This is one of two main dining rooms, offering decent food and a little light entertainment from the wait staff.
Southern Lights Restaurant is the main dining room for most passengers who have signed up for traditional fixed seating (those not opting for the line’s more flexible Your Time Dining). Traditional fixed-time dinner seating (early at 6 pm, late at 8:15 pm) is available in both dining rooms, but Your Time Dining only is offered in the Northern Lights restaurants. The wait staff is pleasant and speedy, and after being served by the same waiters for seven days you do get to know them a little. Each night the whole staff sings and dances to the tunes of modern and classic music. Though the restaurant offers different main courses every night, a part of the menu stays the same.
Both dining rooms are decorated with big chandeliers, and have the same decor as the main lobby. The tables are covered with white cloth with pink-and-black place settings. On the far end of the restaurant is a big panorama window that looks out over the ocean. Both restaurants have big staircases leading to the upper level.
Breakfast in the main dining room is pretty basic: Eggs Benedict, omelets, french toast, waffles, and pancakes. Side dishes can be ordered too, like turkey or regular bacon, hash-browns, and sausages. Cereals, grits, oatmeal, and fresh fruits are also available, as is a choice of bread and croissants, iced and hot tea, coffee, or chocolate milk.
This is definitely not gourmet food, but the chefs of the Magic do a pretty good job. On the daily-changing menu, some dishes sound more exotic than others – such as the chicken tenders marinated in Thai spices – but the majority of the menu is standard restaurant fare. Most dishes are tasty and well-prepared. If you order a steak medium rare, that’s exactly what you get.
For appetizers, you can get shrimp cocktail or Caesar salad, or you choose from the daily menu, including some unusual soups: Carnival Magic offered strawberry, peach, and cherry soups. They looked like molten ice cream and tasted like a smoothie, but in a good way, especially if you like sweet appetizers.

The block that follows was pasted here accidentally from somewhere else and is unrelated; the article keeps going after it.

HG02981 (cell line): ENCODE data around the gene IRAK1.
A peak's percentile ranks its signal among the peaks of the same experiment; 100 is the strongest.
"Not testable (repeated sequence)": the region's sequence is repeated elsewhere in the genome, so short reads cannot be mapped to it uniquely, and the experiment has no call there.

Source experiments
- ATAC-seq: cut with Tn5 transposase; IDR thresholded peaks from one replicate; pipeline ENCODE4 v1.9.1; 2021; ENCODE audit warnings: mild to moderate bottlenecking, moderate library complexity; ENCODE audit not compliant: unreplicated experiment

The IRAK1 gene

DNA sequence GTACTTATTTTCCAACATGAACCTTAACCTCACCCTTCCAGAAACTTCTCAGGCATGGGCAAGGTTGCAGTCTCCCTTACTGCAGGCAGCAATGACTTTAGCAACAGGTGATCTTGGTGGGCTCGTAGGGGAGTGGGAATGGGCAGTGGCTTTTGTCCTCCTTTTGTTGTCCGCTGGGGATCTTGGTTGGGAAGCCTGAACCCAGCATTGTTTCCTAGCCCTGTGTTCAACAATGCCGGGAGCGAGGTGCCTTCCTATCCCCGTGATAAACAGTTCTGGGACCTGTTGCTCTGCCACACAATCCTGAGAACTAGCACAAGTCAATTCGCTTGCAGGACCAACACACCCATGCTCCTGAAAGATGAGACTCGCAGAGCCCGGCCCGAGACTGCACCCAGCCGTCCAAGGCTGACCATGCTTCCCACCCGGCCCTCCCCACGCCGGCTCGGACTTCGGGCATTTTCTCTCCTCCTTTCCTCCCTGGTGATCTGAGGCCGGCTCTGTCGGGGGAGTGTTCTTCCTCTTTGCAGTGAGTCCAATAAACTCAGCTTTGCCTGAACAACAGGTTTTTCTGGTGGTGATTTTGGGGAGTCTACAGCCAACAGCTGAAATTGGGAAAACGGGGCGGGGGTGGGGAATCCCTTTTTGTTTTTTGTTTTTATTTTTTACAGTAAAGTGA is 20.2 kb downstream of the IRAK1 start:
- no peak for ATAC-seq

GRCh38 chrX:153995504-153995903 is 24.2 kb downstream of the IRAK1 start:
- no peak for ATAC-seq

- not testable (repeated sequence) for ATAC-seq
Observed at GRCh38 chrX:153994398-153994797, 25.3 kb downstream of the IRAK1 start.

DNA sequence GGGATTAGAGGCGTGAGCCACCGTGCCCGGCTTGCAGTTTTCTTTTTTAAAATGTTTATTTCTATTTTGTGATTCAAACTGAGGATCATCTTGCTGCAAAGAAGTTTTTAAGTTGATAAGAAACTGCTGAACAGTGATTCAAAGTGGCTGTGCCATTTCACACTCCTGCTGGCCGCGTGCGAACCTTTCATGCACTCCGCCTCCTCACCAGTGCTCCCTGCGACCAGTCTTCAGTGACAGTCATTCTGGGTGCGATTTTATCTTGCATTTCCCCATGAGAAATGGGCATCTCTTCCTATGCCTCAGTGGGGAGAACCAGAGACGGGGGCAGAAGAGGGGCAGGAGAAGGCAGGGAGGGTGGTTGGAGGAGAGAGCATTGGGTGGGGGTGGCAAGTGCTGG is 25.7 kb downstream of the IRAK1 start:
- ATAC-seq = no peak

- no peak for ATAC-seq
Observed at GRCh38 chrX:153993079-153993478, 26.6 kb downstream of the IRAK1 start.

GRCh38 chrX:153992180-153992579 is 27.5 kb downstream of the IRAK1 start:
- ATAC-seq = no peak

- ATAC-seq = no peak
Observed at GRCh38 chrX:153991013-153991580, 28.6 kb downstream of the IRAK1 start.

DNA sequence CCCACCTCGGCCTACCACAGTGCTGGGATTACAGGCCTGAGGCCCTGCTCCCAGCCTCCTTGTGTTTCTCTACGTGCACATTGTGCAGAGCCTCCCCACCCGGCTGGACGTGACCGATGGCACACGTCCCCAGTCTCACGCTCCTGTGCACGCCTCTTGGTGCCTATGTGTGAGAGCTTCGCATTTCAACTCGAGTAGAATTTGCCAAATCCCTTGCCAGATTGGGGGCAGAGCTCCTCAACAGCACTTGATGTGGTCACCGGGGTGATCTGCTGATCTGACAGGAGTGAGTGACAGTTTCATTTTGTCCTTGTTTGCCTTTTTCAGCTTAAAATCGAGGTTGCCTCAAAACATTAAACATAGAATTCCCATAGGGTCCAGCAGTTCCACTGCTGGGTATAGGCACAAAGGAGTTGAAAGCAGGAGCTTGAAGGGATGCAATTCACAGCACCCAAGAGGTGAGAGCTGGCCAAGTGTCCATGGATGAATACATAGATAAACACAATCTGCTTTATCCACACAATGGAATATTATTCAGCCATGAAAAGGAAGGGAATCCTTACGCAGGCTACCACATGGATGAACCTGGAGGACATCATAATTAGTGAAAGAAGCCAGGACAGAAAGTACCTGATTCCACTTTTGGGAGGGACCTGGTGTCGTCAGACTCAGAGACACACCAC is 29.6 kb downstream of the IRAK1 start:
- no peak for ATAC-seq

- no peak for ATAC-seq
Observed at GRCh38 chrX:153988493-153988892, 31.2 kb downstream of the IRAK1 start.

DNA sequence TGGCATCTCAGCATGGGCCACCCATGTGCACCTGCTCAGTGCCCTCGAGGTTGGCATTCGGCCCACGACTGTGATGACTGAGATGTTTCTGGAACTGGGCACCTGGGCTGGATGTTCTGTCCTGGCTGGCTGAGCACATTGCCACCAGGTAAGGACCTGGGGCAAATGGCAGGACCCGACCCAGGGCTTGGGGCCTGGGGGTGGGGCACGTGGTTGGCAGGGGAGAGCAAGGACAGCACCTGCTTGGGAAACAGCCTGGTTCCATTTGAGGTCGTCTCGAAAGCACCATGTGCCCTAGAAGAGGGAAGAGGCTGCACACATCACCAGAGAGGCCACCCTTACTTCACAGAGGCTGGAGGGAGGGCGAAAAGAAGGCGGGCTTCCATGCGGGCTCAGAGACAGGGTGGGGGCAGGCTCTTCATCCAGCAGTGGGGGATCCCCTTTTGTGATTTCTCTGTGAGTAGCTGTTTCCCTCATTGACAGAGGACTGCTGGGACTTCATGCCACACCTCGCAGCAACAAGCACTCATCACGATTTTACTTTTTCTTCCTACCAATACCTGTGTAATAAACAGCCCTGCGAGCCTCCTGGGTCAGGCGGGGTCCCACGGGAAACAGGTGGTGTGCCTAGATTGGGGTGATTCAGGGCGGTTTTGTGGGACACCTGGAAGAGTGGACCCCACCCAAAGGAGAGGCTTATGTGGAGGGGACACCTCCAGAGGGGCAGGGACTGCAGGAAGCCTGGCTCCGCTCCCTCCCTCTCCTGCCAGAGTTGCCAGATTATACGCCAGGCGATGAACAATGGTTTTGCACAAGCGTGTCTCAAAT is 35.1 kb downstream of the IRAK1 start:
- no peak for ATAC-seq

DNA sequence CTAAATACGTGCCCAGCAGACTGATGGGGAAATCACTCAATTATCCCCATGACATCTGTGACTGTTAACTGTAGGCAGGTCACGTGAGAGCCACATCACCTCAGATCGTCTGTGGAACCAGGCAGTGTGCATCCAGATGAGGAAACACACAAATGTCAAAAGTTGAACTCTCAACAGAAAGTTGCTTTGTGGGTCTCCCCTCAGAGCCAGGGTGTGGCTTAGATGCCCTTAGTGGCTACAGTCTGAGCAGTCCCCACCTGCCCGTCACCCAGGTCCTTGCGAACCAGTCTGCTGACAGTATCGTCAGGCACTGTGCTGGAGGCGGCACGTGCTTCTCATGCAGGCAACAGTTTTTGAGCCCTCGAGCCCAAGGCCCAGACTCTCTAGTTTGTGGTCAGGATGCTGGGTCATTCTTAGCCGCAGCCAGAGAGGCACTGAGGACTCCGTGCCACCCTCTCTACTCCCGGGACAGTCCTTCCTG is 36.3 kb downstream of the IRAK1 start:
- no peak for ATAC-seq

On the main menu, which does not change, you can get a burger, a steak, grilled chicken breast, and fried chicken – good old American dishes – and a choice of sides. The choices on the daily menu, range from veal parmigiana to penne frutti di Mare.
We tried several dishes on the daily menu and were surprised at the high quality. The fried shrimp with plum-mustard sauce was delicious, especially the dip. The ahi tuna tartar was also quite good. Still, we would suggest going a little out of the usual and trying the escargot in olive oil and garlic sauce. Compared to the same dish on another ship from a competing line we just visited, the Norwegian Dawn, it was amazing.
For the main courses, we would also suggest the French cuisine, the Chateaubriand with sauce bearnaise, the beef either medium rare or medium well (the only two possibilities with this dish). It tasted great, with tender beef and just the right preparation.
Dessert offerings never change. There’s the usual cheese plate with brie, Swiss, gouda, port salut, and Danish blue; a tropical fruit plate; diet-style and regular pies; and sherbet. One of the best desserts on the ship is the warm chocolate melting cake with vanilla ice cream — a Carnival classic. The cake is not baked all the way, so the inside is still a little runny. Bravo.
On sea days, the Carnival Magic offers a tea time in the Southern Lights restaurant. With your tea, you can get a piece of cake, cucumber sandwiches, and salmon crackers.
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